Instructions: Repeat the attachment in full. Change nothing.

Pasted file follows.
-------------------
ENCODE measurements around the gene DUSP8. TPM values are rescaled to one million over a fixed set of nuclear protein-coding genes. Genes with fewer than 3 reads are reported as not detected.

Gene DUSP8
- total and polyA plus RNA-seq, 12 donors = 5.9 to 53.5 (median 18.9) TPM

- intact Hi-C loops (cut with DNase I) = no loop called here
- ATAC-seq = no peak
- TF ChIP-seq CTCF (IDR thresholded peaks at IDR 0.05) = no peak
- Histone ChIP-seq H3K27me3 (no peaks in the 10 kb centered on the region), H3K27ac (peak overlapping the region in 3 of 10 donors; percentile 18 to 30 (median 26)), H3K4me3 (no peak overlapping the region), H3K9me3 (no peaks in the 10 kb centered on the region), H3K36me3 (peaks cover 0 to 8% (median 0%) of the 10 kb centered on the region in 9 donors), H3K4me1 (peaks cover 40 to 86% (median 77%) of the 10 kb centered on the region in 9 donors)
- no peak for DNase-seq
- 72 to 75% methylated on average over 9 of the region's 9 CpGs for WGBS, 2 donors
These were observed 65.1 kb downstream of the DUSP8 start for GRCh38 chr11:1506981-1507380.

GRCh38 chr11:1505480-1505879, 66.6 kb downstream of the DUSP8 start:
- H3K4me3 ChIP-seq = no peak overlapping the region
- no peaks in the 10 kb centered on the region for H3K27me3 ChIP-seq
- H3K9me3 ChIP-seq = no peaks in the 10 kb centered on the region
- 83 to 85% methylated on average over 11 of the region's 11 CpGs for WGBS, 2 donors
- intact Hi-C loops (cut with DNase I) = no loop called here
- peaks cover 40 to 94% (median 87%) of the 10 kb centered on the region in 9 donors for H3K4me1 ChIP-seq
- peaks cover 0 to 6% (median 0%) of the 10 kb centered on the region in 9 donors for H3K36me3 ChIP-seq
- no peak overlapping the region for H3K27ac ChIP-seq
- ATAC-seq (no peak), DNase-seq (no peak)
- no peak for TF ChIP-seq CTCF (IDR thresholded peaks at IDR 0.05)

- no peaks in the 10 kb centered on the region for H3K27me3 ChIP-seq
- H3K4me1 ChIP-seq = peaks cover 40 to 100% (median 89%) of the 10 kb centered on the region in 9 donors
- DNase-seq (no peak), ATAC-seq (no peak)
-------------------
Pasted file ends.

ENCODE measurements around the gene DUSP8. TPM values are rescaled to one million over a fixed set of nuclear protein-coding genes. Genes with fewer than 3 reads are reported as not detected.

Gene DUSP8
- total and polyA plus RNA-seq, 12 donors = 5.9 to 53.5 (median 18.9) TPM

- intact Hi-C loops (cut with DNase I) = no loop called here
- ATAC-seq = no peak
- TF ChIP-seq CTCF (IDR thresholded peaks at IDR 0.05) = no peak
- Histone ChIP-seq H3K27me3 (no peaks in the 10 kb centered on the region), H3K27ac (peak overlapping the region in 3 of 10 donors; percentile 18 to 30 (median 26)), H3K4me3 (no peak overlapping the region), H3K9me3 (no peaks in the 10 kb centered on the region), H3K36me3 (peaks cover 0 to 8% (median 0%) of the 10 kb centered on the region in 9 donors), H3K4me1 (peaks cover 40 to 86% (median 77%) of the 10 kb centered on the region in 9 donors)
- no peak for DNase-seq
- 72 to 75% methylated on average over 9 of the region's 9 CpGs for WGBS, 2 donors
These were observed 65.1 kb downstream of the DUSP8 start for GRCh38 chr11:1506981-1507380.

GRCh38 chr11:1505480-1505879, 66.6 kb downstream of the DUSP8 start:
- H3K4me3 ChIP-seq = no peak overlapping the region
- no peaks in the 10 kb centered on the region for H3K27me3 ChIP-seq
- H3K9me3 ChIP-seq = no peaks in the 10 kb centered on the region
- 83 to 85% methylated on average over 11 of the region's 11 CpGs for WGBS, 2 donors
- intact Hi-C loops (cut with DNase I) = no loop called here
- peaks cover 40 to 94% (median 87%) of the 10 kb centered on the region in 9 donors for H3K4me1 ChIP-seq
- peaks cover 0 to 6% (median 0%) of the 10 kb centered on the region in 9 donors for H3K36me3 ChIP-seq
- no peak overlapping the region for H3K27ac ChIP-seq
- ATAC-seq (no peak), DNase-seq (no peak)
- no peak for TF ChIP-seq CTCF (IDR thresholded peaks at IDR 0.05)

- no peaks in the 10 kb centered on the region for H3K27me3 ChIP-seq
- H3K4me1 ChIP-seq = peaks cover 40 to 100% (median 89%) of the 10 kb centered on the region in 9 donors
- DNase-seq (no peak), ATAC-seq (no peak)